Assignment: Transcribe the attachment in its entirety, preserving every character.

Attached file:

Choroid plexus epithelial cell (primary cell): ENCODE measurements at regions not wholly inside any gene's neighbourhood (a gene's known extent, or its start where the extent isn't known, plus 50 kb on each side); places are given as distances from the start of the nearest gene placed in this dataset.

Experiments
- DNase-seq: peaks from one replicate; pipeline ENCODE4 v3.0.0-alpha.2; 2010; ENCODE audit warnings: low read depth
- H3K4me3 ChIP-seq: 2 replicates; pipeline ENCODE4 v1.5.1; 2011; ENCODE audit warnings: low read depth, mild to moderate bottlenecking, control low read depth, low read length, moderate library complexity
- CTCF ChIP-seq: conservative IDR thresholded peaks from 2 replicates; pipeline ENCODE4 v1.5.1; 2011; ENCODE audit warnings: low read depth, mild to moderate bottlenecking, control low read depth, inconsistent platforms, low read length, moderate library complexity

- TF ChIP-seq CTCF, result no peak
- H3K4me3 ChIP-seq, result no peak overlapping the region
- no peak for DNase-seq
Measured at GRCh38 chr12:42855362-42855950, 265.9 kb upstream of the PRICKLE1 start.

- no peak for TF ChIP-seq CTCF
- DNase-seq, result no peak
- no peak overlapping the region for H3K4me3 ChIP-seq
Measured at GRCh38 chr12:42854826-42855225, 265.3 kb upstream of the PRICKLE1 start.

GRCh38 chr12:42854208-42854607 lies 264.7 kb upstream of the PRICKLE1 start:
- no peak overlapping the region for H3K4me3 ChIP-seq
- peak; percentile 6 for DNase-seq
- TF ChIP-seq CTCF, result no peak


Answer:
Choroid plexus epithelial cell (primary cell): ENCODE measurements at regions not wholly inside any gene's neighbourhood (a gene's known extent, or its start where the extent isn't known, plus 50 kb on each side); places are given as distances from the start of the nearest gene placed in this dataset.

Experiments
- DNase-seq: peaks from one replicate; pipeline ENCODE4 v3.0.0-alpha.2; 2010; ENCODE audit warnings: low read depth
- H3K4me3 ChIP-seq: 2 replicates; pipeline ENCODE4 v1.5.1; 2011; ENCODE audit warnings: low read depth, mild to moderate bottlenecking, control low read depth, low read length, moderate library complexity
- CTCF ChIP-seq: conservative IDR thresholded peaks from 2 replicates; pipeline ENCODE4 v1.5.1; 2011; ENCODE audit warnings: low read depth, mild to moderate bottlenecking, control low read depth, inconsistent platforms, low read length, moderate library complexity

- TF ChIP-seq CTCF, result no peak
- H3K4me3 ChIP-seq, result no peak overlapping the region
- no peak for DNase-seq
Measured at GRCh38 chr12:42855362-42855950, 265.9 kb upstream of the PRICKLE1 start.

- no peak for TF ChIP-seq CTCF
- DNase-seq, result no peak
- no peak overlapping the region for H3K4me3 ChIP-seq
Measured at GRCh38 chr12:42854826-42855225, 265.3 kb upstream of the PRICKLE1 start.

GRCh38 chr12:42854208-42854607 lies 264.7 kb upstream of the PRICKLE1 start:
- no peak overlapping the region for H3K4me3 ChIP-seq
- peak; percentile 6 for DNase-seq
- TF ChIP-seq CTCF, result no peak